Suppose for a few moments our readers now transport themselves to this humble school of the prophets, which has supplied twelve or thirteen native pastors, eight or nine schoolmasters and assistant preachers, and sent one missionary to Africa, the land of his fathers. We find the Institution at an elevation of about five hundred feet above the bay of Rio Bueno, on the north side of the island, nearly equidistant from its eastern and western extremities—the very centre, therefore, of the majority of our largest and most flourishing Baptist Churches. It stands upon an irregular and rough area of “honey.comb” rocks, which, it was once said, would produce nothing but the deadly nightshade. But we now see it laid out in pleasant walks, with a pretty flowergarden and vinery behind, and flourishing guinea-grass pastures all around. It commands a beautiful view towards the east of the mountains of St. Ann's, with pleasant peeps of the ocean on the north. The orange, the sour-sop, the lime, and the pomegranate, with other tropical trees, here and there meet the eye ; while the giant cotton-tree, towering to an enormous height, spreads its magnificent canopy of bright green foliage, casting a shadow as from a great cloud upon the ground beneath. The buildings make no pretensions to architectural beauty, and comprise the dwelling-house of the tutor, with the studieshall and studies on the one side, and the servants' outoffices on the other. The entrance to the house opens into a spacious room which forms the library, comprising about 2,000 volumes. The students meet in class from seven o'clock in the morning, till twelve at noon, or till two p.m. The Institution may not have accomplished all that its more sanguine friends may have anticipated; but, in the judgment of all who intimately know its working and results, it kas realised all reasonable expectations. Here we meet young men preparing for the great work of the Christian Ministry, and others training for the hardly less important duties of day-school teachers. And just now we observe the carpenter and the mason fitting up a new suite of rooms to receive nine or ten lay pupils, the sons of thriving men of colour, who promise one day to form the middle-class of society in Jamaica, and whose friends are willing to meet the cost of their education by the payment of stipulated fees. .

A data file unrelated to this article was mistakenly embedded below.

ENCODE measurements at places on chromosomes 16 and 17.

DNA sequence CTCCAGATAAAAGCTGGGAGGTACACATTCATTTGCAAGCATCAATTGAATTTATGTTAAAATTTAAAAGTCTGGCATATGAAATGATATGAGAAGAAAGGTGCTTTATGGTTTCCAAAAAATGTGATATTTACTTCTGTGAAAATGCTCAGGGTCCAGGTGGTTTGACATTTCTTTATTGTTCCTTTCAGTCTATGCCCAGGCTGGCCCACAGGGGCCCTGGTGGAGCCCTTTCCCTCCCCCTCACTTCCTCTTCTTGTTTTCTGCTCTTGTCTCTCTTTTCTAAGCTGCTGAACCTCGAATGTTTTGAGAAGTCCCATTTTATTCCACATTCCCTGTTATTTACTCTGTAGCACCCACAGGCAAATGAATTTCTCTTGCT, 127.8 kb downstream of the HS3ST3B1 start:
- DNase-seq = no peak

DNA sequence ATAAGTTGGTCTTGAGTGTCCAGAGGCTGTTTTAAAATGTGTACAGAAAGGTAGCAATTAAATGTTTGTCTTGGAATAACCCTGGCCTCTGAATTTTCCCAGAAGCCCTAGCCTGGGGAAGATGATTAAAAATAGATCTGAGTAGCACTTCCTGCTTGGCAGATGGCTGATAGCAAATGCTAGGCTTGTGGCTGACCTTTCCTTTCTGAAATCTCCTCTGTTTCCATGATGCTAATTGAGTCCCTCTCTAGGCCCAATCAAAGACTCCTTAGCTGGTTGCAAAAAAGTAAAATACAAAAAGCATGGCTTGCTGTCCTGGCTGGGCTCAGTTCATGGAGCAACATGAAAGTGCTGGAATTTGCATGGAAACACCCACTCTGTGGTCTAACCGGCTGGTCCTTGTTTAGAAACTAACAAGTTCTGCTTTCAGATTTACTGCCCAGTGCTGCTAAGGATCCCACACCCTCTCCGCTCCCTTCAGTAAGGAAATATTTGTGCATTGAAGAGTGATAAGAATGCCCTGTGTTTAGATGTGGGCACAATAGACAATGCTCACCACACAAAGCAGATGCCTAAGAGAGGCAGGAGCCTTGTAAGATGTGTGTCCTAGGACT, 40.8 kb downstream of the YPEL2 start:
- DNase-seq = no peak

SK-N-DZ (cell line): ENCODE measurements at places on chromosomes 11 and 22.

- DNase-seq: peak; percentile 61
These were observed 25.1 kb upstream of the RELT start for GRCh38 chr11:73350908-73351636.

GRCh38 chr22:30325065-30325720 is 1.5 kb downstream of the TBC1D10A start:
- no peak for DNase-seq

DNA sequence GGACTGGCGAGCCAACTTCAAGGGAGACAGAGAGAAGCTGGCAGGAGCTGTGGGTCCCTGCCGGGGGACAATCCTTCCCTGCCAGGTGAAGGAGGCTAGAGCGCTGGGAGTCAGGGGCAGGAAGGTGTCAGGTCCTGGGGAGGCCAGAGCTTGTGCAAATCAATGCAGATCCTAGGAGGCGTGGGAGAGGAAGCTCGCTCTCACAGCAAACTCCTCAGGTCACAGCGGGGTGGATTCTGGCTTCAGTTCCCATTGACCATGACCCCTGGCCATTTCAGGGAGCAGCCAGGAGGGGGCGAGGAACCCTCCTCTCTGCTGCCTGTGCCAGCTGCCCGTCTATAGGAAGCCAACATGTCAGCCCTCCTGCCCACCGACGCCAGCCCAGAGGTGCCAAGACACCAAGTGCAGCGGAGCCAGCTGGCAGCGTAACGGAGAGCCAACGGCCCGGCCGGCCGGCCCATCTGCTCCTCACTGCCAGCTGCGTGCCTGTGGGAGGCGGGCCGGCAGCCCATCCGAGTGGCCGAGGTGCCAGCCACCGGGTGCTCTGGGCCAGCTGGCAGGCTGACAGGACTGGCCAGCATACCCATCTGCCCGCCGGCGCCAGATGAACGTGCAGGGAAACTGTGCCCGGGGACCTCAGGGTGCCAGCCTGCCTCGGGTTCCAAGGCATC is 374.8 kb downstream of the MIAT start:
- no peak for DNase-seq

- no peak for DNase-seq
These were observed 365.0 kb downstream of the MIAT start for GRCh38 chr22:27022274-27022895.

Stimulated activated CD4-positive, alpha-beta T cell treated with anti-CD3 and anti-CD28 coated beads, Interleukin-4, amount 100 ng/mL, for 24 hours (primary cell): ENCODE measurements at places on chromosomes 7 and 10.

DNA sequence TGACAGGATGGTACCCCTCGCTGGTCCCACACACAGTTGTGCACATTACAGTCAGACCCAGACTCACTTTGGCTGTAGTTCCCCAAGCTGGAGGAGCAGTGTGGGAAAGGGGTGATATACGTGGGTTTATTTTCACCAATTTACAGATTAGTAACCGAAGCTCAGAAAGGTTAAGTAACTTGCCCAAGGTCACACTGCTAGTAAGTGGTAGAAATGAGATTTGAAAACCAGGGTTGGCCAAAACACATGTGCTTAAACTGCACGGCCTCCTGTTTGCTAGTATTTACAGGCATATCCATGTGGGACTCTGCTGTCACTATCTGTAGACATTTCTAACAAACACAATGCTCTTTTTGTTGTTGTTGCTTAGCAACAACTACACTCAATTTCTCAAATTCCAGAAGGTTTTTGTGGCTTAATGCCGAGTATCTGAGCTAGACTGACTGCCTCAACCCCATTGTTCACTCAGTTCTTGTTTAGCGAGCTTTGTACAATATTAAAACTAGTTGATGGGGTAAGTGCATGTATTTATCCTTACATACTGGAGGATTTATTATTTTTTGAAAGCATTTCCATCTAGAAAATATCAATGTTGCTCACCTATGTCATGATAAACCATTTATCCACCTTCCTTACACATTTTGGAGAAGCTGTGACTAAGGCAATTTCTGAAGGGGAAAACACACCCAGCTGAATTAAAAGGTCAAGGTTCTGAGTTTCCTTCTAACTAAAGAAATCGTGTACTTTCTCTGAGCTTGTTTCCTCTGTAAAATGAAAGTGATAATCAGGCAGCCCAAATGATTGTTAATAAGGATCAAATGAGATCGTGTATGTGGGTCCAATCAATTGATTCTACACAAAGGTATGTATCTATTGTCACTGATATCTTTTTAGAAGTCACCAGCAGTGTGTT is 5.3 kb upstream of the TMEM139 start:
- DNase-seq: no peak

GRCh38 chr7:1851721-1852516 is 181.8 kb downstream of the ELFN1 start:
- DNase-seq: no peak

Journeying from Calabar along the sea-side, in a westerly direction, a distance of about seventeen miles, we arrived at Falmouth. Our readers may imagine themselves inside Mr. Knibb's spacious chapel, calculated to seat 1,500 or 2,000 people. It is evening; the building is well lighted ; an Anti-Slavery meeting is being held during the sittings of the Jamaica Baptist Union. The house is full to the very doors ; the congregation comprises persons of every shade of colour, but the vast majority are black. The platform exhibits the same variety,—the white, the black, and the brown pastor are there sitting side by side, united in one common cause the cause of human liberty. About the middle of the proceedings a black young man, formerly a student at Calabar, and recently ordained as a minister, comes forward to second a resolution. It has been moved by a European missionary, and has reference to certain charges which had been made in the London “ Times” against the labouring population of Jamaica. Our black brother rises to vindicate his countrymen. There is a facetious smile upon his countenance, which shows that he feels he has the mastery of his subject, and no very difficult task to perform. Jamaica black men had been called “BEASTS." Yes! “beasts.” This is the charge which our friend intends to take up. “ So they say we are beasts. Well, if we are, I suppose it must be in one of two senses :-we are beasts because we are not men, or because we conduct ourselves like beasts. Now I do not think any man in his senses will deny to us the attributes of humanity; it must be intended, therefore, that we conduct ourselves like beasts.” And now our brother goes on to admit that “Quashie” is often found guilty of doing beastly things ; and he enumerates and condemns some of the beastly things he does. But then, he asks, “How comes he to do these things ? Who taught him? Who was